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J Infect Dis. 2014 Nov 1;210 Suppl 1:S304-14. doi: 10.1093/infdis/jiu294.

Laboratory challenges in response to silent introduction and sustained transmission of wild poliovirus type 1 in Israel during 2013.

Author information

1
Central Virology Laboratory, Public Health Services, Israel Ministry of Health, Sheba Medical Center Sackler Faculty of Medicine, Tel Aviv University, Ramat Aviv.
2
Division of Epidemiology Public Health Services Braun School of Public Health and Community Medicine, Hebrew University Hadassah Faculty of Medicine, Jerusalem.
3
Israel Center for Disease Control, Tel Hashomer.
4
South District Health Office, Ministry of Health Faculty of Health Sciences, Ben-Gurion University of the Negev, Beer Sheva.
5
Public Health Services.
6
Division of Epidemiology Public Health Services.
7
Central Virology Laboratory, Public Health Services, Israel Ministry of Health, Sheba Medical Center.
8
Public Health Services Faculty of Health Sciences, Ben-Gurion University of the Negev, Beer Sheva.
9
Sackler Faculty of Medicine, Tel Aviv University, Ramat Aviv Head National Committee for Monitoring Poliovirus Edith Wolfson Medical Center, Holon, Israel.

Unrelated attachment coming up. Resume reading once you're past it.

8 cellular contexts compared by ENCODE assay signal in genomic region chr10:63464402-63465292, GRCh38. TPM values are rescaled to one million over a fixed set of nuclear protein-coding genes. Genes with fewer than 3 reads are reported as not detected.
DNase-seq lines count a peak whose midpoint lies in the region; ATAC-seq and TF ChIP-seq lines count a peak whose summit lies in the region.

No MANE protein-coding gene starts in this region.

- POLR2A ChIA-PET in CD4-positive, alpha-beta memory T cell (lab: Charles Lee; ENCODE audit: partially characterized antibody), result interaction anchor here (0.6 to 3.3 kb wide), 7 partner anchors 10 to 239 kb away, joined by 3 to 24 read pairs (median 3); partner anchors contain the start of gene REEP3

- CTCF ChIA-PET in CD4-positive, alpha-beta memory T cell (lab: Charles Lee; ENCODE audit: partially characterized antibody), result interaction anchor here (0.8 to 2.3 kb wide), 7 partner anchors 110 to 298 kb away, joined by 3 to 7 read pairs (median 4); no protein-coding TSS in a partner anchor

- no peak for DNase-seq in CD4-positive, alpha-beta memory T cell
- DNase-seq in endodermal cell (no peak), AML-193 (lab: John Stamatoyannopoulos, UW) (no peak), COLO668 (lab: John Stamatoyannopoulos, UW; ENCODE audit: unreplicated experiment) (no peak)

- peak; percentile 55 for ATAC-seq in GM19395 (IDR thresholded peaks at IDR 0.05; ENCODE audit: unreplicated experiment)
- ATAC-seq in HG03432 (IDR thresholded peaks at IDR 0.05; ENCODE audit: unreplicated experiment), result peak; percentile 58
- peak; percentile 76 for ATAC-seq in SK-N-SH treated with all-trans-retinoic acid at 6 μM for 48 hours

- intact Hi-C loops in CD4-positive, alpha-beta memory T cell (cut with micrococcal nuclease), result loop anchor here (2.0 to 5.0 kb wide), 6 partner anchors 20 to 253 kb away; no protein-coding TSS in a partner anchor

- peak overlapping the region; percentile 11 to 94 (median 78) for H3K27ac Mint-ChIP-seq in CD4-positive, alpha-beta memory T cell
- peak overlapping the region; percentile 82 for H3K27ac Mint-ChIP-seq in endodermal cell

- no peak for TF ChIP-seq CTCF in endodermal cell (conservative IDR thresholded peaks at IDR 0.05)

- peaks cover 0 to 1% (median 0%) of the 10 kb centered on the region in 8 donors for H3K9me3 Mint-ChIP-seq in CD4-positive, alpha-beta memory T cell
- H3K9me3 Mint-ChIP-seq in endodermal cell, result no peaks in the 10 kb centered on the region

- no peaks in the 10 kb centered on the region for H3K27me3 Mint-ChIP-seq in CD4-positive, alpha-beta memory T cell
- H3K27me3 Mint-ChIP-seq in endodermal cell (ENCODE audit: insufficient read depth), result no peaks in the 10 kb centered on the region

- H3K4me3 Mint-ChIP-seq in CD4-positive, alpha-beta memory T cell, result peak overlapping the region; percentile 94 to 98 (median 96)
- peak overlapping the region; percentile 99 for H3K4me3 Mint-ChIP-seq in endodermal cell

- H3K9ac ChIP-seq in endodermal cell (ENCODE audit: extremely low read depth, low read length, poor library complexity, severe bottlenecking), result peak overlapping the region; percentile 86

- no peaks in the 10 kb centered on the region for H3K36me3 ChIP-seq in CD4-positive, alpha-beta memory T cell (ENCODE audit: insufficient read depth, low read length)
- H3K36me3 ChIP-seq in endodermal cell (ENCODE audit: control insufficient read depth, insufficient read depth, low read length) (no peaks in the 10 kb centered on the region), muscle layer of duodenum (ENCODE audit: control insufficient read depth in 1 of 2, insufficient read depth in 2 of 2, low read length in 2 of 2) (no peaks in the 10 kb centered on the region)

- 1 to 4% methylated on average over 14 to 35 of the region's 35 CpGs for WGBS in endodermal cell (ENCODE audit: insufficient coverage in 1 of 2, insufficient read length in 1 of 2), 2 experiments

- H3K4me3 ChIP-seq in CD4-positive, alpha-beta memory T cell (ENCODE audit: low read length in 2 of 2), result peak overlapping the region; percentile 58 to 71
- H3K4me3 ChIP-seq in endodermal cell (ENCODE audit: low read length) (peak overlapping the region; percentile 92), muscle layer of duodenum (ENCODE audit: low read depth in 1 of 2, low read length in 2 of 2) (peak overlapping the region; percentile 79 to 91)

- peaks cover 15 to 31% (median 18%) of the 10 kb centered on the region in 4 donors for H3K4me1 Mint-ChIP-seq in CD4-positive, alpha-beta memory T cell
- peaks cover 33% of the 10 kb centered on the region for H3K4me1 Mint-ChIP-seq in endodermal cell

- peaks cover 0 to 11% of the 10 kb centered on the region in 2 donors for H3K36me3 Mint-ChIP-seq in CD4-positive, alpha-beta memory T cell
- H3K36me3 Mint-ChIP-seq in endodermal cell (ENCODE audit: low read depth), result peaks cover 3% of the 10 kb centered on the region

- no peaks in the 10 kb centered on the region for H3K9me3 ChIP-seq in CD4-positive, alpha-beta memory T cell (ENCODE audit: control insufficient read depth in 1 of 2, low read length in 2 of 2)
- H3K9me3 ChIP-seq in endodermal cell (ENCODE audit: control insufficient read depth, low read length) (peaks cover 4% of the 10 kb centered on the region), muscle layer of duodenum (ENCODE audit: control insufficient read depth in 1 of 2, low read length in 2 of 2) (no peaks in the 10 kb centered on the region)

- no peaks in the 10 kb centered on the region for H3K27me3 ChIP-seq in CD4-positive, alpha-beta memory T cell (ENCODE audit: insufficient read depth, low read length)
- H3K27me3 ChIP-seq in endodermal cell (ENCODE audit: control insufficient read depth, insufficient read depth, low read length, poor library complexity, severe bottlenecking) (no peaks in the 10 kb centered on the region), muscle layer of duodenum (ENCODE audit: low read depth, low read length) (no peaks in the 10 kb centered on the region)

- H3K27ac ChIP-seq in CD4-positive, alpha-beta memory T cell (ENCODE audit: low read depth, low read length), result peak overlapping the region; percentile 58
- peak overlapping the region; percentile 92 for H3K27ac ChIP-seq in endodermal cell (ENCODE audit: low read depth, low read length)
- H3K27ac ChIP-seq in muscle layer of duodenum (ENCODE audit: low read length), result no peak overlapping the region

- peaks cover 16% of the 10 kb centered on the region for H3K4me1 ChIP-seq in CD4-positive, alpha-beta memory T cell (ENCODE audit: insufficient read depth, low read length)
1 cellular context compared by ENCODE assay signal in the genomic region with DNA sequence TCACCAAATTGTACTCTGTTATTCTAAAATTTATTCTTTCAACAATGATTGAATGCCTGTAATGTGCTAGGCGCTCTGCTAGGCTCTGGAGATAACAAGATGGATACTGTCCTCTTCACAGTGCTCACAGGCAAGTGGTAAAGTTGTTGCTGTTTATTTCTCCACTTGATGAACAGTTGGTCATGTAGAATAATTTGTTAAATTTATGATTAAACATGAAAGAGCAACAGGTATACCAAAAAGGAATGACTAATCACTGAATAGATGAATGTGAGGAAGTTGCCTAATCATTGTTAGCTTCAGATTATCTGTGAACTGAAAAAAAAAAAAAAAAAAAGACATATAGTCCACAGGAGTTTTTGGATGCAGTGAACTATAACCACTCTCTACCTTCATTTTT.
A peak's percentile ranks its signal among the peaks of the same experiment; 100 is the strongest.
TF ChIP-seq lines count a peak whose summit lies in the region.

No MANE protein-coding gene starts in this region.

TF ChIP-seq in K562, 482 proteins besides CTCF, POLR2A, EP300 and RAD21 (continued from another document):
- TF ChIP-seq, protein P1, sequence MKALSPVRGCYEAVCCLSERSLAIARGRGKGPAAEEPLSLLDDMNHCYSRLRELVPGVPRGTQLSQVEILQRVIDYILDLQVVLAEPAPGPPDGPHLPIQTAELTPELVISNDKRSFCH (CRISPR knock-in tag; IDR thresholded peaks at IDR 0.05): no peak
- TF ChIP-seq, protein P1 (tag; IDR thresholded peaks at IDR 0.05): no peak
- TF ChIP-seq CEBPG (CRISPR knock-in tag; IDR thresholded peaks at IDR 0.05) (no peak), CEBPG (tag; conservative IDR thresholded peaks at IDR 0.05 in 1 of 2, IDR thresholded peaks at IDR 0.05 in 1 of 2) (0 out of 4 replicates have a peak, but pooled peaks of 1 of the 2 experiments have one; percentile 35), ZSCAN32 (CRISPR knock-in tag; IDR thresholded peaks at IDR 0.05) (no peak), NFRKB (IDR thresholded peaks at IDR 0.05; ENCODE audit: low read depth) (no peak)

10
Edith Wolfson Medical Center, Holon, Israel.
11
Sackler Faculty of Medicine, Tel Aviv University, Ramat Aviv Office of the Director General, Ministry of Health.

Abstract

Wild poliovirus type 1 (WPV1) introduction into southern Israel in early 2013 was detected by routine environmental surveillance. The virus was identified genetically as related to the South Asian (SOAS) R3A lineage endemic to Pakistan in 2012. Intensified, high-throughput environmental surveillance using advanced molecular methods played a critical role in documenting and locating sustained transmission throughout 2013 and early 2014 in the absence of any acute flaccid paralysis. It guided the public health responses, including stool-based surveillance and serosurveys, to determine the point prevalence in silent excretors and measured the effect of vaccination campaigns with inactivated polio vaccine and bivalent oral polio vaccine on stopping transmission.

KEYWORDS:

emergency health policy response; environmental surveillance; epidemiology; molecular analysis; silent poliovirus transmission; vaccine; wild poliovirus

PMID:
25316849
DOI:
10.1093/infdis/jiu294
[Indexed for MEDLINE]

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